Ponce is probably fine, I tell myself. It’s only been a few minutes.

But I can’t help picturing him fallen, lying on the gravel in the burning sun.

“Bathroom?” I ask.

Jack looks at me. He flips a Coke bottle cap over one knuckle and under the other, over and under, which he only does when he’s nervous and/or annoyed.

“I think I’ll have that beer now, if you don’t mind,” he says.

“Surely,” Bruce says. “Kitchen’s off the front hall, bathroom’s on the left under the gator head. But you know that, Margie.”

We walk through patchy crabgrass. From the porch the lawn chairs look like sun-bleached bones. The possum turns a little as we pass it.

“You sure it’s okay to leave Jayney with him?” asks Jack.

I nod. “I was over here all the time during the summer when I was a kid. Weirdest thing he ever did was show me how to gut a gator.”

“That’s supposed to make me feel better?” Jack asks.

“Yep,” I say.

The inside of the house still smells mostly the same as it did ten years ago: Pine Sol and fried food. Less tobacco, though.

“There’s a window in the kitchen,” I say.

A slab of pink meat lay on the counter next to the sink, thawing.

Jack peers over it. “Is that a tail?” he asks.

I nod. “Terese must be making gator tail.” I point out the window above the sink. “Look. He’s fine.”

There’s Ponce, in the driver’s seat of our Corolla, hands on the wheel, leaned way back in the seat. My heart lurches.

“Do you think he’ll ever be able to drive?” I ask Jack.

“Of course he will. He’s missing a leg. Not an eye.” Jack scrapes at something red along the sink with his fingernail. I put my hand over his, flattening it against the metal.

“But it’s his right leg.”

Jack sighs. “Remember that time I broke my knee cap? When I was seventeen?”

I don’t remember this. I didn’t know Jack when he was seventeen. We met when we were 21 and were married by the time we were 22.

“Well, I drove with my left leg just fine,” he says. “Ponce will be fine.”

I try to convince myself of this, try to remind myself that sometimes Ponce just needs to be alone with his thoughts. He’s always been this way. Only now he’s locked in our car blasting Led Zeppelin instead of holed up in his room with the album.

Jack turns away from the window. “Let’s go back before your friend eats our daughter.”

A gecko crawls across the counter and I catch it. Jack raises an eyebrow at me.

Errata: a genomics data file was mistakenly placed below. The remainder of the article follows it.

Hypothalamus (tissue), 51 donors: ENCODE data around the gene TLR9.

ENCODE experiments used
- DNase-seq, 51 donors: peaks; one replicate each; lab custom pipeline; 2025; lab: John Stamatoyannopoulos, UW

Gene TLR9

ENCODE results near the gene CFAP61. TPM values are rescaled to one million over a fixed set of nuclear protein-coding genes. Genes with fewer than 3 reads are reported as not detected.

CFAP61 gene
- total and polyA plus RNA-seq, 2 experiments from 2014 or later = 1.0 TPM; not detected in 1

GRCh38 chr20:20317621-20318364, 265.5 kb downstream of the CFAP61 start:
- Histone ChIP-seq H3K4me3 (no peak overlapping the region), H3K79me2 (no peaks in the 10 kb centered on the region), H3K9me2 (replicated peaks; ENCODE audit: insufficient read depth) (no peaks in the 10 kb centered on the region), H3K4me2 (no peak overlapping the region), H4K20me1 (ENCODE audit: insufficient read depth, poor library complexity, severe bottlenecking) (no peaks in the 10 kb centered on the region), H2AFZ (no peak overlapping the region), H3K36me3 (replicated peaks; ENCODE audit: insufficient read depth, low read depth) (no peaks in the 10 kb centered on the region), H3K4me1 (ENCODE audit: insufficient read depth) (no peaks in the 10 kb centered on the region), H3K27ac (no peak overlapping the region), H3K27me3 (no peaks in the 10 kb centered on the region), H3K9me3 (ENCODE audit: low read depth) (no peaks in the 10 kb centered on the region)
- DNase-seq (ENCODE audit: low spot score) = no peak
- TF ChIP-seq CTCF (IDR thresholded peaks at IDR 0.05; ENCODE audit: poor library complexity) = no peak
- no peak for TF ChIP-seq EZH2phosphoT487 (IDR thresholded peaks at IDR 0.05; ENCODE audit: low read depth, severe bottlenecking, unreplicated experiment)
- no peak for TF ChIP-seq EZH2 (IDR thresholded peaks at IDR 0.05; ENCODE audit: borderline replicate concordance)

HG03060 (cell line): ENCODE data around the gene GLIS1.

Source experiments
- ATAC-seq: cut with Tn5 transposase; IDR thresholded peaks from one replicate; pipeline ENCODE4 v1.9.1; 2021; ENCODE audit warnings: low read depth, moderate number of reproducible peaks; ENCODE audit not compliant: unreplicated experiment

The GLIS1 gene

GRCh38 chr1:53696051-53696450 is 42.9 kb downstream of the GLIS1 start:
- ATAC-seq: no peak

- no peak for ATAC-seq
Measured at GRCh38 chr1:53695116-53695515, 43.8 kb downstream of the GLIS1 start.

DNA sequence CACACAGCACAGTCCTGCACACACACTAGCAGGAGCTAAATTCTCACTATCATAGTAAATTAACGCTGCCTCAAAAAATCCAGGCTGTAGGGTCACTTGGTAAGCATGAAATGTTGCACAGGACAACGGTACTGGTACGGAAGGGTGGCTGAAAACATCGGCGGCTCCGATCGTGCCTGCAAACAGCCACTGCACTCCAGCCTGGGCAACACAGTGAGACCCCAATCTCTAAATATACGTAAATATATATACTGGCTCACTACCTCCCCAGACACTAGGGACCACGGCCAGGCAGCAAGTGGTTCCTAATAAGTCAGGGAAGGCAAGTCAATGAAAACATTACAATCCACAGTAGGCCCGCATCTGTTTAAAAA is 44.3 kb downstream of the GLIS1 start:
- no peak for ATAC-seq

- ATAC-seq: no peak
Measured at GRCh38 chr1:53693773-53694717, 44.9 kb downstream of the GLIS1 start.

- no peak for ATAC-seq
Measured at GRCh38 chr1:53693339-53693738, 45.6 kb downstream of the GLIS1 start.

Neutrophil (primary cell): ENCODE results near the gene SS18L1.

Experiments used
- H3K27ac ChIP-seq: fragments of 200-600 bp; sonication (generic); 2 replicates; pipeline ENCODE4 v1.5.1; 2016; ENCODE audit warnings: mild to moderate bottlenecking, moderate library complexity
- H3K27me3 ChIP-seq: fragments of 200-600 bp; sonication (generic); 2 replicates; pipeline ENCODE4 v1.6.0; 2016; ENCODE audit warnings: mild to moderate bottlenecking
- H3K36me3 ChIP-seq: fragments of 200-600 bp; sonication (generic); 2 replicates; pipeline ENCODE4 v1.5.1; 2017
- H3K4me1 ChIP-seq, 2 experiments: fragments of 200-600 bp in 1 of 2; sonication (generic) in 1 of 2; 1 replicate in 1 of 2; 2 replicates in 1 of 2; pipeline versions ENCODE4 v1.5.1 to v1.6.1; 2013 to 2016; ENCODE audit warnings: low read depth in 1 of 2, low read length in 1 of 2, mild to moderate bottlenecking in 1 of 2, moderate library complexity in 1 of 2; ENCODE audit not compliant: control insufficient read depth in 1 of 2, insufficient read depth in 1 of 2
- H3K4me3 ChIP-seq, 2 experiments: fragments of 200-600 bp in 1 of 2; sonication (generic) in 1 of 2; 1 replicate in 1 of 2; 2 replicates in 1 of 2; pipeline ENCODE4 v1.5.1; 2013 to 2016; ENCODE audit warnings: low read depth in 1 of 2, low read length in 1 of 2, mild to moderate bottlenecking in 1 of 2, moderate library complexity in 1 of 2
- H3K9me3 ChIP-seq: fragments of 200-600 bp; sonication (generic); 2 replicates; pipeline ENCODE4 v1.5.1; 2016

“Another hidden talent,” he says. Jack is from New York.

I smile and hold the gecko up to him. He touches it lightly on top of its head and the gecko closes its eyes. I hold it up to my ear, remembering how, as a kid, I used to wear them as earrings, their small jaws clamped to my earlobes.

Watch the water, the gecko tells me. I hear its small whisper, just like when I was little, and goosebumps run across my skin. Watch the water, okay?

I’d convinced myself that these moments were dreams, that all the warnings were the stuff of childhood imaginings. That the cowbird that came to me before my brother’s drowning had been a coincidence. That the green anole that warned me about heartbreak and Tom Wilson had been my own subconscious. When the boofa toad told me about Ponce’s illness, I’d ignored it on grounds of stress. But he’d gotten sick. He got staph from a jujitsu mat and now here is this gecko whispering warnings in my ear.

“You look pale,” says Jack.

“It’s stuffy in here,” I say.

We walk back through the house and I leave the gecko on the porch, its ribs pressing against its soft skin with breath.


Back under the tree, Bruce holds Jayney’s attention—a rarity.

“Here’s how you tell them apart,” he says. “The gator? She’s got a short snout, sort of stubby. All them teeth point down.”

He demonstrates with his hands, using his fingers as teeth.

“Then the croc,” he says. “The croc’s got a longer nose and teeth in all crazy directions.”

I remember the lesson from my own childhood.

“One day, I’ll teach you how to call little ones over to you,” I tell her.

“Cool,” she says.

We’re talking about bull sharks when Ponce comes back with my wallet—the one Jack bought me three Christmases ago because it’s purple, which he knows I like on practical things. Sweat stains Ponce’s “Stairway to Heaven” t-shirt and his hair sticks to his forehead.

“It was under the floor mat,” he says. He tosses the wallet to me and sits.

“Gator get your leg, son?” Bruce asks. He waggles three finger nubs in Ponce’s direction. “This was a little one. Yours must’ve been a thirteen-footer. Oooeee.”

Ponce doesn’t even flinch.

“Actually,” says Jayney. “It was a salt water crocodile.”

Jack stands. “Let’s hook this bad boy up to the car, shall we?”

“No way you’re going to be able to pull a canoe rack with that little thing. Take my van. Bring it back in a couple days,” Bruce says. He disappears inside for a moment and reappears with a set of keys. Ten minutes later I’m behind the wheel of a large white van, pulling a rack of red canoes down a dirt road.

Jayney cranes around in the seat beside me. “Can’t even see Dad and Ponce.”

“They’re there,” I say.

Swallow-tailed kites swoop above us.


It takes us thirty minutes to get back to the canoe shack and twenty more to figure out how to unhitch the rack. I want to ask Granddaddy because he would know, but he won’t leave the house anymore. Not since Grandma died. Salt air reminds me of her skin, he told me once.